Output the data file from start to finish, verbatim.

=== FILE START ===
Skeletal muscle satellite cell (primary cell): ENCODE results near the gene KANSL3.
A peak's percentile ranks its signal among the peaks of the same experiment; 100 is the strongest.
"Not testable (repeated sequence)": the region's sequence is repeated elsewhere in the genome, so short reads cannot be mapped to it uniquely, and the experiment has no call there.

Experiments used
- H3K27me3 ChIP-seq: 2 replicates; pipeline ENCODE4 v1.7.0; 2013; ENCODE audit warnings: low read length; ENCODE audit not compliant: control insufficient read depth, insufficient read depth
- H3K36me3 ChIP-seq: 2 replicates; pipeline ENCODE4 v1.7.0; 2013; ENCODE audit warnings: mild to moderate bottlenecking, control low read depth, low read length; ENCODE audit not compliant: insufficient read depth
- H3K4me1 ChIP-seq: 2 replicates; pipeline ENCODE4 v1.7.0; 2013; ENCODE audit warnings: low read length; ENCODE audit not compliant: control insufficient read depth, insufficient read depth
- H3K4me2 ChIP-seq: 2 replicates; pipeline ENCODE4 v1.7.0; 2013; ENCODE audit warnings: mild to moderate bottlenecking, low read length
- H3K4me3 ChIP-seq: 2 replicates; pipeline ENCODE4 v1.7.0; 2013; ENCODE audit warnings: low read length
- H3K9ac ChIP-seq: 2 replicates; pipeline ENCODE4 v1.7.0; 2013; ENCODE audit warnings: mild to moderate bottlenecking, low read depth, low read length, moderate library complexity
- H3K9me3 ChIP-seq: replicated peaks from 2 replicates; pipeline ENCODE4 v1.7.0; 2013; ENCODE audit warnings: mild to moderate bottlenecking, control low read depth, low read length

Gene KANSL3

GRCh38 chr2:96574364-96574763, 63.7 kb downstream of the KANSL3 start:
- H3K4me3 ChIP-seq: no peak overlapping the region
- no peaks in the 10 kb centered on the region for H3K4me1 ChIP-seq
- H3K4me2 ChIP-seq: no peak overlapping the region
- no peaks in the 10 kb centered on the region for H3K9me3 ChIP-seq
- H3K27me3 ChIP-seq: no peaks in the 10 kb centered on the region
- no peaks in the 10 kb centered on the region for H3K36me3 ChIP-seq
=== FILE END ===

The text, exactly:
Skeletal muscle satellite cell (primary cell): ENCODE results near the gene KANSL3.
A peak's percentile ranks its signal among the peaks of the same experiment; 100 is the strongest.
"Not testable (repeated sequence)": the region's sequence is repeated elsewhere in the genome, so short reads cannot be mapped to it uniquely, and the experiment has no call there.

Experiments used
- H3K27me3 ChIP-seq: 2 replicates; pipeline ENCODE4 v1.7.0; 2013; ENCODE audit warnings: low read length; ENCODE audit not compliant: control insufficient read depth, insufficient read depth
- H3K36me3 ChIP-seq: 2 replicates; pipeline ENCODE4 v1.7.0; 2013; ENCODE audit warnings: mild to moderate bottlenecking, control low read depth, low read length; ENCODE audit not compliant: insufficient read depth
- H3K4me1 ChIP-seq: 2 replicates; pipeline ENCODE4 v1.7.0; 2013; ENCODE audit warnings: low read length; ENCODE audit not compliant: control insufficient read depth, insufficient read depth
- H3K4me2 ChIP-seq: 2 replicates; pipeline ENCODE4 v1.7.0; 2013; ENCODE audit warnings: mild to moderate bottlenecking, low read length
- H3K4me3 ChIP-seq: 2 replicates; pipeline ENCODE4 v1.7.0; 2013; ENCODE audit warnings: low read length
- H3K9ac ChIP-seq: 2 replicates; pipeline ENCODE4 v1.7.0; 2013; ENCODE audit warnings: mild to moderate bottlenecking, low read depth, low read length, moderate library complexity
- H3K9me3 ChIP-seq: replicated peaks from 2 replicates; pipeline ENCODE4 v1.7.0; 2013; ENCODE audit warnings: mild to moderate bottlenecking, control low read depth, low read length

Gene KANSL3

GRCh38 chr2:96574364-96574763, 63.7 kb downstream of the KANSL3 start:
- H3K4me3 ChIP-seq: no peak overlapping the region
- no peaks in the 10 kb centered on the region for H3K4me1 ChIP-seq
- H3K4me2 ChIP-seq: no peak overlapping the region
- no peaks in the 10 kb centered on the region for H3K9me3 ChIP-seq
- H3K27me3 ChIP-seq: no peaks in the 10 kb centered on the region
- no peaks in the 10 kb centered on the region for H3K36me3 ChIP-seq